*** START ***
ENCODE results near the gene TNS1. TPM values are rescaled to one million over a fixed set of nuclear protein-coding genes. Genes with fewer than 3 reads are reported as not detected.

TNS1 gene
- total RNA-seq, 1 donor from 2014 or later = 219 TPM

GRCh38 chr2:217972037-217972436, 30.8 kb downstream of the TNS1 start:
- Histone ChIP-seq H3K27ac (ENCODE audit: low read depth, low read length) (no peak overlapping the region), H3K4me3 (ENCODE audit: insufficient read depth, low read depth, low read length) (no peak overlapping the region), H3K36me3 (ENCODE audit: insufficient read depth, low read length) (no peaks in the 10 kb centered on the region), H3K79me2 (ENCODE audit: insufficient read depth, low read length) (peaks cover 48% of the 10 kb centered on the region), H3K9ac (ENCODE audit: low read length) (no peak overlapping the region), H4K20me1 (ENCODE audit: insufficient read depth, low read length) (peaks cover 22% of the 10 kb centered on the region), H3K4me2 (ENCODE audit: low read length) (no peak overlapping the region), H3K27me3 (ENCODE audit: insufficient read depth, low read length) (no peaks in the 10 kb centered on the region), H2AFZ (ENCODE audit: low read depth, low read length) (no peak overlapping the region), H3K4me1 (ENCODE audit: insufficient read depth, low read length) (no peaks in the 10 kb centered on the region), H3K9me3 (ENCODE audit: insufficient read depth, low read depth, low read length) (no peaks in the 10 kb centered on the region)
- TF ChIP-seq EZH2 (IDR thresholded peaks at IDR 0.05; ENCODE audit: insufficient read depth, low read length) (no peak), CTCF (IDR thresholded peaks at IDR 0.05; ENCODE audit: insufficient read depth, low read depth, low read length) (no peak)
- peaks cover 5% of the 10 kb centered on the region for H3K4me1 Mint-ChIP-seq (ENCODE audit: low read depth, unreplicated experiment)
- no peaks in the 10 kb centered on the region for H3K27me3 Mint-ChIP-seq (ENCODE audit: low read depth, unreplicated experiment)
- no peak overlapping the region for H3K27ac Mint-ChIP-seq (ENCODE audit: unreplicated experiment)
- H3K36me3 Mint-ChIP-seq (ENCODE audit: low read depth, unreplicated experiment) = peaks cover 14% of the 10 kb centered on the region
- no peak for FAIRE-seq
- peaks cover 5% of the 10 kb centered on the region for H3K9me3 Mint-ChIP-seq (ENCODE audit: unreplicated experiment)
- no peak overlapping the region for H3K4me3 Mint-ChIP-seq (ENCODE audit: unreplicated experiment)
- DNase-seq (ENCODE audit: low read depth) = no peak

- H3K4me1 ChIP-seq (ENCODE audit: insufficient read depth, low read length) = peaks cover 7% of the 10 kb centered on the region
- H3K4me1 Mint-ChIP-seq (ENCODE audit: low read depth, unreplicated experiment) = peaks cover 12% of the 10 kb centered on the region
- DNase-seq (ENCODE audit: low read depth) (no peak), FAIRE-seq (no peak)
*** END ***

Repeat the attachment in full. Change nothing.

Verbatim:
ENCODE results near the gene TNS1. TPM values are rescaled to one million over a fixed set of nuclear protein-coding genes. Genes with fewer than 3 reads are reported as not detected.

TNS1 gene
- total RNA-seq, 1 donor from 2014 or later = 219 TPM

GRCh38 chr2:217972037-217972436, 30.8 kb downstream of the TNS1 start:
- Histone ChIP-seq H3K27ac (ENCODE audit: low read depth, low read length) (no peak overlapping the region), H3K4me3 (ENCODE audit: insufficient read depth, low read depth, low read length) (no peak overlapping the region), H3K36me3 (ENCODE audit: insufficient read depth, low read length) (no peaks in the 10 kb centered on the region), H3K79me2 (ENCODE audit: insufficient read depth, low read length) (peaks cover 48% of the 10 kb centered on the region), H3K9ac (ENCODE audit: low read length) (no peak overlapping the region), H4K20me1 (ENCODE audit: insufficient read depth, low read length) (peaks cover 22% of the 10 kb centered on the region), H3K4me2 (ENCODE audit: low read length) (no peak overlapping the region), H3K27me3 (ENCODE audit: insufficient read depth, low read length) (no peaks in the 10 kb centered on the region), H2AFZ (ENCODE audit: low read depth, low read length) (no peak overlapping the region), H3K4me1 (ENCODE audit: insufficient read depth, low read length) (no peaks in the 10 kb centered on the region), H3K9me3 (ENCODE audit: insufficient read depth, low read depth, low read length) (no peaks in the 10 kb centered on the region)
- TF ChIP-seq EZH2 (IDR thresholded peaks at IDR 0.05; ENCODE audit: insufficient read depth, low read length) (no peak), CTCF (IDR thresholded peaks at IDR 0.05; ENCODE audit: insufficient read depth, low read depth, low read length) (no peak)
- peaks cover 5% of the 10 kb centered on the region for H3K4me1 Mint-ChIP-seq (ENCODE audit: low read depth, unreplicated experiment)
- no peaks in the 10 kb centered on the region for H3K27me3 Mint-ChIP-seq (ENCODE audit: low read depth, unreplicated experiment)
- no peak overlapping the region for H3K27ac Mint-ChIP-seq (ENCODE audit: unreplicated experiment)
- H3K36me3 Mint-ChIP-seq (ENCODE audit: low read depth, unreplicated experiment) = peaks cover 14% of the 10 kb centered on the region
- no peak for FAIRE-seq
- peaks cover 5% of the 10 kb centered on the region for H3K9me3 Mint-ChIP-seq (ENCODE audit: unreplicated experiment)
- no peak overlapping the region for H3K4me3 Mint-ChIP-seq (ENCODE audit: unreplicated experiment)
- DNase-seq (ENCODE audit: low read depth) = no peak

- H3K4me1 ChIP-seq (ENCODE audit: insufficient read depth, low read length) = peaks cover 7% of the 10 kb centered on the region
- H3K4me1 Mint-ChIP-seq (ENCODE audit: low read depth, unreplicated experiment) = peaks cover 12% of the 10 kb centered on the region
- DNase-seq (ENCODE audit: low read depth) (no peak), FAIRE-seq (no peak)